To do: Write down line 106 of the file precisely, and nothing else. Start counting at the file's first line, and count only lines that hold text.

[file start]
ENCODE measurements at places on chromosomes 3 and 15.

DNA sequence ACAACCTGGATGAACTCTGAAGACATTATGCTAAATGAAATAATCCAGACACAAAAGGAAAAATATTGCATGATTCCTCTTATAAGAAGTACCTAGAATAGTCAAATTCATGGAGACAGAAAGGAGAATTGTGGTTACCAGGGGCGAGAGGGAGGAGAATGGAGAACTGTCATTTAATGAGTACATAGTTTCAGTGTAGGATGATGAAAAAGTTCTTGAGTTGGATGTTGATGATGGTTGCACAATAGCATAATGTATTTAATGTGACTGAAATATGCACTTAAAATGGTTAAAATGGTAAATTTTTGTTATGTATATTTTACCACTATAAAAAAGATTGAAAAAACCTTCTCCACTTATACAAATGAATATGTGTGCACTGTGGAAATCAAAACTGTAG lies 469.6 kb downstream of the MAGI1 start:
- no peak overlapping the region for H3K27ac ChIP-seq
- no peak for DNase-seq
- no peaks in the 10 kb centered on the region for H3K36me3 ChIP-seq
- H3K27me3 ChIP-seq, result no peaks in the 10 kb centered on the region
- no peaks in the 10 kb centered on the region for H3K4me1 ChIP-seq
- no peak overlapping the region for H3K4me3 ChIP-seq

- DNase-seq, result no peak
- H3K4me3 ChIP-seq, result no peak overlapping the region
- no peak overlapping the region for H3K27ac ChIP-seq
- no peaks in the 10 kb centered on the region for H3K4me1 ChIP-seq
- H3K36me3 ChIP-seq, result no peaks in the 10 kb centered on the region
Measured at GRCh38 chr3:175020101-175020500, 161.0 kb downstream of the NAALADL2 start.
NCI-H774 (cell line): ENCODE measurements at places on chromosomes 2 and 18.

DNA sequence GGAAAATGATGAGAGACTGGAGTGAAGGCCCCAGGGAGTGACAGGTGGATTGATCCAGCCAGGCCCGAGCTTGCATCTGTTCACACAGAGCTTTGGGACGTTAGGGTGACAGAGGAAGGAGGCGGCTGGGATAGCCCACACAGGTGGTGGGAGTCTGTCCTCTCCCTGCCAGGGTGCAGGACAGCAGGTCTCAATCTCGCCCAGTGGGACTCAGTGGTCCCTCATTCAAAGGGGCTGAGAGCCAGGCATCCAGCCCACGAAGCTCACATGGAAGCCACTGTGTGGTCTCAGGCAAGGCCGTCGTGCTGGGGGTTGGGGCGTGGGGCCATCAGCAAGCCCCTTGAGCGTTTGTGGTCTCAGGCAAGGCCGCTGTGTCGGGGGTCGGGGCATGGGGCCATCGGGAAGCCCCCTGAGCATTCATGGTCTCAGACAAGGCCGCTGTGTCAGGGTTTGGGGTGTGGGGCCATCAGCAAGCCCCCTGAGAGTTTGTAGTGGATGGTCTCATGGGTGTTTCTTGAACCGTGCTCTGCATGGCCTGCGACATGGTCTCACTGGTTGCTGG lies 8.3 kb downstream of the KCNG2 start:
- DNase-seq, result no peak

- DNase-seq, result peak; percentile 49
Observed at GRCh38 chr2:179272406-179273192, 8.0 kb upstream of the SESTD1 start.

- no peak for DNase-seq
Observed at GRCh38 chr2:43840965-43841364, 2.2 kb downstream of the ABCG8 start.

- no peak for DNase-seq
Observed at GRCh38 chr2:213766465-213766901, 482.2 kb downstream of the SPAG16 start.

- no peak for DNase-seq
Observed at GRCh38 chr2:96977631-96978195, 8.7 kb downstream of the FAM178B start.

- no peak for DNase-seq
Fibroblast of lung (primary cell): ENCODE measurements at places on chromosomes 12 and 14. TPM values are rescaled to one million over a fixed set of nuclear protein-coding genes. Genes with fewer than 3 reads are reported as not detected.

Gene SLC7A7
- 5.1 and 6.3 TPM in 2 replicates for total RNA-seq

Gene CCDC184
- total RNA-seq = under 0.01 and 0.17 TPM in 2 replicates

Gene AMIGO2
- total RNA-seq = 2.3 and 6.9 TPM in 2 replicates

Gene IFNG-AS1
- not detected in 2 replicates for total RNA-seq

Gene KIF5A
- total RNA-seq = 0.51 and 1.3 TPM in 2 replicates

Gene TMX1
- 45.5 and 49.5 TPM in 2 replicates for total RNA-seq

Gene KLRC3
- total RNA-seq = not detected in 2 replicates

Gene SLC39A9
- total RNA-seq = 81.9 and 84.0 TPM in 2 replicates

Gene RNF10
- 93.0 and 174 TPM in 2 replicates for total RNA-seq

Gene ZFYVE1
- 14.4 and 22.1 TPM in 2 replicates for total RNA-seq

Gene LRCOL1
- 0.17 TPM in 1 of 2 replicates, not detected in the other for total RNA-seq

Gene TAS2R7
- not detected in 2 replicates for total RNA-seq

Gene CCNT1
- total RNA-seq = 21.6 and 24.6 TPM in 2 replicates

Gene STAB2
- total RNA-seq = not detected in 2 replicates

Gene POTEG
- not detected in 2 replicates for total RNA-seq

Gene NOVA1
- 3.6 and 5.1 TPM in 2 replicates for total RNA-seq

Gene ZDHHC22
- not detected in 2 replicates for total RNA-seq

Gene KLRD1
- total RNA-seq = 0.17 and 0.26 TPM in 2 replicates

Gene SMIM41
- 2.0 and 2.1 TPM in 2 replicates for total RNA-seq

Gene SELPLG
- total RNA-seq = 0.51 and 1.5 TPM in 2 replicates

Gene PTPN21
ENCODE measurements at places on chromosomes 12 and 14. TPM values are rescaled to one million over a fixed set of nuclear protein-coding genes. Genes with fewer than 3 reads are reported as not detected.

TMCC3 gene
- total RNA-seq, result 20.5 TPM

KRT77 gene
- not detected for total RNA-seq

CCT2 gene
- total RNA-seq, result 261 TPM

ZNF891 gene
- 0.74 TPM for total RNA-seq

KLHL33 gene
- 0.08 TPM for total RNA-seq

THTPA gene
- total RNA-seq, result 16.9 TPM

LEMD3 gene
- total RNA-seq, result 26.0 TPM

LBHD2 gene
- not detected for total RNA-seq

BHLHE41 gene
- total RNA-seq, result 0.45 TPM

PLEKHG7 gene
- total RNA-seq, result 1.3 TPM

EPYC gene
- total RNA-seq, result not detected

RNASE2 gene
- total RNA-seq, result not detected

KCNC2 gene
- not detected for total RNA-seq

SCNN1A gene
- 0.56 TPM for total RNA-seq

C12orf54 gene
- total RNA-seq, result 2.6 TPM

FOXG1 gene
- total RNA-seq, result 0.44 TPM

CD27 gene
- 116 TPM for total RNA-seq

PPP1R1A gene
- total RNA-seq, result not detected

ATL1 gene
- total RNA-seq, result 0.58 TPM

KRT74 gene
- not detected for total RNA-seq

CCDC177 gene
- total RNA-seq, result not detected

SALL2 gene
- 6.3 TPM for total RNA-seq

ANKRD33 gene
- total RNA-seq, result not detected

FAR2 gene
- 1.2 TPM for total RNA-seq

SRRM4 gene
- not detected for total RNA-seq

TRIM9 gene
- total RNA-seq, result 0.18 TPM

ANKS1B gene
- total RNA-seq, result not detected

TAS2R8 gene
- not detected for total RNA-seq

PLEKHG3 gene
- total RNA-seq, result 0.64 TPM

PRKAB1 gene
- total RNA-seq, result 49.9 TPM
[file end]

ATL1 gene